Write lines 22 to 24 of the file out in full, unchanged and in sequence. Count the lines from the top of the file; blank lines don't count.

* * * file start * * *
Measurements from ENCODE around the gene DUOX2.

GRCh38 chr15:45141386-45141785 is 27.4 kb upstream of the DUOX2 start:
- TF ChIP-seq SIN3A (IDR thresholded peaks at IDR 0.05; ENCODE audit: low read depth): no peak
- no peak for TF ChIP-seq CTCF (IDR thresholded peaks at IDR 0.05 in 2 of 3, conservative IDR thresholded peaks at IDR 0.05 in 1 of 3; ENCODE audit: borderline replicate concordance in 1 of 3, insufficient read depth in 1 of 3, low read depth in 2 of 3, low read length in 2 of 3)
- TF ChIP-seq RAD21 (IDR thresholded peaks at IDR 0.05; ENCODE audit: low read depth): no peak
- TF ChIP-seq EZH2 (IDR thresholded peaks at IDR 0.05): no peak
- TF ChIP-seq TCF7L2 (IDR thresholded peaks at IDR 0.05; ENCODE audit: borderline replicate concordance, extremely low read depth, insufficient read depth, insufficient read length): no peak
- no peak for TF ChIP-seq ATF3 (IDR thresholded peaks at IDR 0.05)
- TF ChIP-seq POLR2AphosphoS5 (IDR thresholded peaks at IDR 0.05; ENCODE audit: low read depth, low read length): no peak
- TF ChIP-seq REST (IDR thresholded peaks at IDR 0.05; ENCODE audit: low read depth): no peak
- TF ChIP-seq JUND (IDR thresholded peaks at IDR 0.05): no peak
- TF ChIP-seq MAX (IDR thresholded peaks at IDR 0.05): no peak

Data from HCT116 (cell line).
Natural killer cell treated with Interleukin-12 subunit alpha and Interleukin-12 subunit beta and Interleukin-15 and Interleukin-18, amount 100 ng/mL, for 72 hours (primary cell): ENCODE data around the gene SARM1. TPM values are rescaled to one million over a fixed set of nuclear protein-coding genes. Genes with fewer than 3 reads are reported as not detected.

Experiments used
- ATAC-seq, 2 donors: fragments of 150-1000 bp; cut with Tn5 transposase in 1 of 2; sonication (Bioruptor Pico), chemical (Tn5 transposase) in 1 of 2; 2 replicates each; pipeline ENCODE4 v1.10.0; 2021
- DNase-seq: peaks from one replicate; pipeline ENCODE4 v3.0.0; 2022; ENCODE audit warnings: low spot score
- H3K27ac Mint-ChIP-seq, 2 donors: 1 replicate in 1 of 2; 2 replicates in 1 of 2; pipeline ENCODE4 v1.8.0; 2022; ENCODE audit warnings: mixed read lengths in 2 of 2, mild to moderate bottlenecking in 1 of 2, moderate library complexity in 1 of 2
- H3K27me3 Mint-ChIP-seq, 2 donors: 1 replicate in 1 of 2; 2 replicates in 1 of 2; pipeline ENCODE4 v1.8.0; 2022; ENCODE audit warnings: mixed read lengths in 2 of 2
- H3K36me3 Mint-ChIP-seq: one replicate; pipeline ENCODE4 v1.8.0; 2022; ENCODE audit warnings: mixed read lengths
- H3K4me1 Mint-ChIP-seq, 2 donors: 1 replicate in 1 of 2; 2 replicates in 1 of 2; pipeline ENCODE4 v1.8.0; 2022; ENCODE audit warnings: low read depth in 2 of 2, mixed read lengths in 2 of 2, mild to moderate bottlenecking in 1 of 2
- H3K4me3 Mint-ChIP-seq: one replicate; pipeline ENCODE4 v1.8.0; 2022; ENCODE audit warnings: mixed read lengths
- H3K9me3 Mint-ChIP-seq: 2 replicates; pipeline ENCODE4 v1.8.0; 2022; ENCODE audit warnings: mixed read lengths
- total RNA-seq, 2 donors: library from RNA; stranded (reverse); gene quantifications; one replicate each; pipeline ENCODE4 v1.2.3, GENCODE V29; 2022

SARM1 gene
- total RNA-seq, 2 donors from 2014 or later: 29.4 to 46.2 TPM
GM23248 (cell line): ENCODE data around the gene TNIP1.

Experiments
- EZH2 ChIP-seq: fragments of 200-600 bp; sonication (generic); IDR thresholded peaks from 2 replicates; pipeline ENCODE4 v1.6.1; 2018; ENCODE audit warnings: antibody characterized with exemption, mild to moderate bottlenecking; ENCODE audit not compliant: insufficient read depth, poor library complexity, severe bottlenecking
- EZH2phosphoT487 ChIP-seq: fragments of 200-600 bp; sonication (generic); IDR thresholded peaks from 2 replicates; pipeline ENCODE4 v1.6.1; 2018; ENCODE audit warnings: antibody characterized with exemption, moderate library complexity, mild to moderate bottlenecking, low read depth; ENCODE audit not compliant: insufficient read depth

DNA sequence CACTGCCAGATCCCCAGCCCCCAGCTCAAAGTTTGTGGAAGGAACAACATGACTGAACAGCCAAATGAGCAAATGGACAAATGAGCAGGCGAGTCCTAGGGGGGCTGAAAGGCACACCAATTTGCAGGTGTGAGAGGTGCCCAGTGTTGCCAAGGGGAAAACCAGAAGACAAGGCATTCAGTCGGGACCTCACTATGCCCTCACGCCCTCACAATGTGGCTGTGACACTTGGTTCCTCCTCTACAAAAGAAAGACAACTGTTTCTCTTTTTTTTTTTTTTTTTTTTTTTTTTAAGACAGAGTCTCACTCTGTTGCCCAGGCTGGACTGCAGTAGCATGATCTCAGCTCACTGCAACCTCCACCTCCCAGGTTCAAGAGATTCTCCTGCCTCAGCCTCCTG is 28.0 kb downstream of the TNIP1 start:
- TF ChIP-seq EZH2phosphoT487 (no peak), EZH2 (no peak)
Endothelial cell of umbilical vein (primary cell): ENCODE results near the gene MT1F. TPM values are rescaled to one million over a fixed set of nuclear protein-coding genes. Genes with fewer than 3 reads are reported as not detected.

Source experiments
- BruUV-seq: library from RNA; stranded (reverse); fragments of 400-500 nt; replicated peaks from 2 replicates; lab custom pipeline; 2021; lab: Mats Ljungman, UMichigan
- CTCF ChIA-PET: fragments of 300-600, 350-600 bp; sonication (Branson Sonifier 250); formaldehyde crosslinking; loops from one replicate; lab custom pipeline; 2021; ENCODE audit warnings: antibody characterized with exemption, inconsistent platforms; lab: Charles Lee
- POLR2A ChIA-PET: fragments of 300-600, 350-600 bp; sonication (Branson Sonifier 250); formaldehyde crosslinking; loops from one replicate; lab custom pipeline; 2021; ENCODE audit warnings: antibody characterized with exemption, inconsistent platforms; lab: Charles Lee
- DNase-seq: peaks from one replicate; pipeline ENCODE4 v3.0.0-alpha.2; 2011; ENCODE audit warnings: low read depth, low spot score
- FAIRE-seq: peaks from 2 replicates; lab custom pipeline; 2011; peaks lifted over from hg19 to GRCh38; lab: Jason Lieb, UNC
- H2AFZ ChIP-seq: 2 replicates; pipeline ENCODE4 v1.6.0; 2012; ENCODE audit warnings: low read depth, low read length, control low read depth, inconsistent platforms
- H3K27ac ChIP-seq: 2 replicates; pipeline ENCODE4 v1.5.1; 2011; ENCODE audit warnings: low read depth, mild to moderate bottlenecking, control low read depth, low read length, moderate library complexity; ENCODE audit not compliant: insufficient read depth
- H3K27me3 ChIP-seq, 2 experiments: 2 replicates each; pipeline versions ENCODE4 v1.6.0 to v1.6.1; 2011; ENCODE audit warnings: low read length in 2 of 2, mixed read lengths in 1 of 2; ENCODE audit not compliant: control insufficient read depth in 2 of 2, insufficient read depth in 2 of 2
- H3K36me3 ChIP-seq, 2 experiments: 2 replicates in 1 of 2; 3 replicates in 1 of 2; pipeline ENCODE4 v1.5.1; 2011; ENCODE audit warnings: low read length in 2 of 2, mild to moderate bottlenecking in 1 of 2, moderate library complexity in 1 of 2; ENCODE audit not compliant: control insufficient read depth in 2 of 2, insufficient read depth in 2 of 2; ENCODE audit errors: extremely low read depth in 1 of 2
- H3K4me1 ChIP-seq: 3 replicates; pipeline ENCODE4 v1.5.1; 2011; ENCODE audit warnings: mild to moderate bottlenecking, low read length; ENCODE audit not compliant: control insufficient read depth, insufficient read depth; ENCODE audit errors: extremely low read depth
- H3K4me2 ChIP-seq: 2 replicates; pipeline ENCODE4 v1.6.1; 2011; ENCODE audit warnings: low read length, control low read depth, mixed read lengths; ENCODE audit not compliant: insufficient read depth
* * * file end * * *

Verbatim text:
- H3K4me3 Mint-ChIP-seq: one replicate; pipeline ENCODE4 v1.8.0; 2022; ENCODE audit warnings: mixed read lengths
- H3K9me3 Mint-ChIP-seq: 2 replicates; pipeline ENCODE4 v1.8.0; 2022; ENCODE audit warnings: mixed read lengths
- total RNA-seq, 2 donors: library from RNA; stranded (reverse); gene quantifications; one replicate each; pipeline ENCODE4 v1.2.3, GENCODE V29; 2022